May 26, 2024
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May 26, 2024
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Linking Northern and Central NJ, Bronx, Manhattan, Westchester and CT

An Insider’s Perspective: Looking Back on a Jewish Link of NJ Summer Internship

in·tern1 [n. in-turn]

A person who works as an apprentice or trainee in an occupation or profession to gain practical experience. (Dictionary.reference.com)

The above denotation well sums up my experience as an editorial intern at The Jewish Link for the past few weeks—a combination of a real work schedule, teamwork, learning opportunities and an expansion of my comfort zone all rolled up into one fascinating, jam-packed internship.

Through all of my English and writing classes over the past few years, I have had much experience with formal, analytical and expository writing, particularly through the two AP English courses, Literature & Composition and Language & Composition, that I completed in my last two years of high school. However, I had yet to have much exposure to the writing styles of journalism, interviewing or current events, and that was what I had in mind when I applied for a JLNJ internship earlier this year. I got all that and more.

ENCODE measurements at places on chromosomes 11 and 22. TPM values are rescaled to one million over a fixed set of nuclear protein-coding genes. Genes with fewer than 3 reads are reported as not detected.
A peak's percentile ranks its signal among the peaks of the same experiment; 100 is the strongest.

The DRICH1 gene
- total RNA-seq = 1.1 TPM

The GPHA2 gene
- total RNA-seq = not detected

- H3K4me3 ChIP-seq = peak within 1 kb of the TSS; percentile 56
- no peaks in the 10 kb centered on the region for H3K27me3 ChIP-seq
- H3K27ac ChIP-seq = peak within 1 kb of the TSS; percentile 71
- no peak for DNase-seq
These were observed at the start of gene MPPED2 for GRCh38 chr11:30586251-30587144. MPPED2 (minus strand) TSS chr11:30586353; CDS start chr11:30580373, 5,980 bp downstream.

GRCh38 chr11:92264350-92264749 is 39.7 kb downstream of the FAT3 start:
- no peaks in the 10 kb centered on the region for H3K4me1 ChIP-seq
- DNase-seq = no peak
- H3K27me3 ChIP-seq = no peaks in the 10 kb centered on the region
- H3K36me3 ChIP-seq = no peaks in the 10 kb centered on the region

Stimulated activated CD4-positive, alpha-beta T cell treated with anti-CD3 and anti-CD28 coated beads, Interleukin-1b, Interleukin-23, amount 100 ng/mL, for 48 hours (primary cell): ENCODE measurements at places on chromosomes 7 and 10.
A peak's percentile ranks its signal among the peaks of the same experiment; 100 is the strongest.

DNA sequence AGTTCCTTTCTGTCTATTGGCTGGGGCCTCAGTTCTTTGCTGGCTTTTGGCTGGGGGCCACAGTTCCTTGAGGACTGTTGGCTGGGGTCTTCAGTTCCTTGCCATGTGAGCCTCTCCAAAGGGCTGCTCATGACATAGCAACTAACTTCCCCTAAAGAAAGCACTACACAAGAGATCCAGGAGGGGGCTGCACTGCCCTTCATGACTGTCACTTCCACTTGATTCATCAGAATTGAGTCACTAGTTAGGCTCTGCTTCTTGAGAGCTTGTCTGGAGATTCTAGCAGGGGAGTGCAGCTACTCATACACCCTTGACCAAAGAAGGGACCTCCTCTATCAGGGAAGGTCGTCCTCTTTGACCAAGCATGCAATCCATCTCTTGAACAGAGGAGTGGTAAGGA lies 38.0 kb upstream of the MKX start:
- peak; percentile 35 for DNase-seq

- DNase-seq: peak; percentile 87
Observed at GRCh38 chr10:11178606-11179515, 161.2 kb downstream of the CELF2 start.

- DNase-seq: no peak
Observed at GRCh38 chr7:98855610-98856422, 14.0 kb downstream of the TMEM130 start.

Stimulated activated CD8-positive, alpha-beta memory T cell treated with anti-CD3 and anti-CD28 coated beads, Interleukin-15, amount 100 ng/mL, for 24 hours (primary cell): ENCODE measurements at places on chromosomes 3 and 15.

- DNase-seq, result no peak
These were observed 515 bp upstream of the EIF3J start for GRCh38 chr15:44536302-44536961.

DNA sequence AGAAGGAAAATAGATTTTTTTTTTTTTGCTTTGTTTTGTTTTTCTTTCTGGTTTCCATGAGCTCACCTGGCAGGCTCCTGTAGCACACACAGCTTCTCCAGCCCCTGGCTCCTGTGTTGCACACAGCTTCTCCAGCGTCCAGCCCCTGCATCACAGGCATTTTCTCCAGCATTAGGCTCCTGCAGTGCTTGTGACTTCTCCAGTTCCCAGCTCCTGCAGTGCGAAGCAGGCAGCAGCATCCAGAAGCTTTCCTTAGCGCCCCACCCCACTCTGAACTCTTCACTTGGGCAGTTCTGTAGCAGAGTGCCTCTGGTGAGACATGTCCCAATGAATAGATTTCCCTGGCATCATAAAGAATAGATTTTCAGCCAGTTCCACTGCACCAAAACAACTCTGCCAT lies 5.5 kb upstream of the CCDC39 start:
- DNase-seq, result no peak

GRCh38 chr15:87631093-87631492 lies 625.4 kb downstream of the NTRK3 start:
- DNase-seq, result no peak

When beginning the internship, I realized that it is quite satisfying to have a set schedule and daily routine—a taste of the “real” work world—while doing something that I enjoy, namely, writing and editing for, learning about and contributing to a newspaper and cause on a daily basis. I realized as well that as gratifying as it may feel to complete an interview, feature article or cover story by yourself, there is much to be said about the greatness of a collaborative effort. While a few articles I have worked on were joint projects, the newspaper as a whole is the greatest collaboration of efforts, talents and hard work, all of which are evident in the final product.

As an intern, I was assigned to write and edit many different types of articles, some close to my heart and others as seemingly random as can be, and I was expected to complete both with the same quality of writing. I came to recognize that the only way to develop a new skill is to try multiple times until you get it right, gradually becoming better and better, but not without the natural, inevitable errors along the way (a personal example: copyediting is not the same as tearing apart a rough draft!). Pushing my comfort zone with a new style of writing not only further developed my skills, but encouraged me to explore other areas of interest and to use all proficiencies as a springboard and means to continue to my next goal.

Finally, I would like to express my gratitude to Moshe Kinderlehrer and to my editor and supervisor, Elizabeth Kratz, for providing me with this incredible experience.

By Aviva Jacobs

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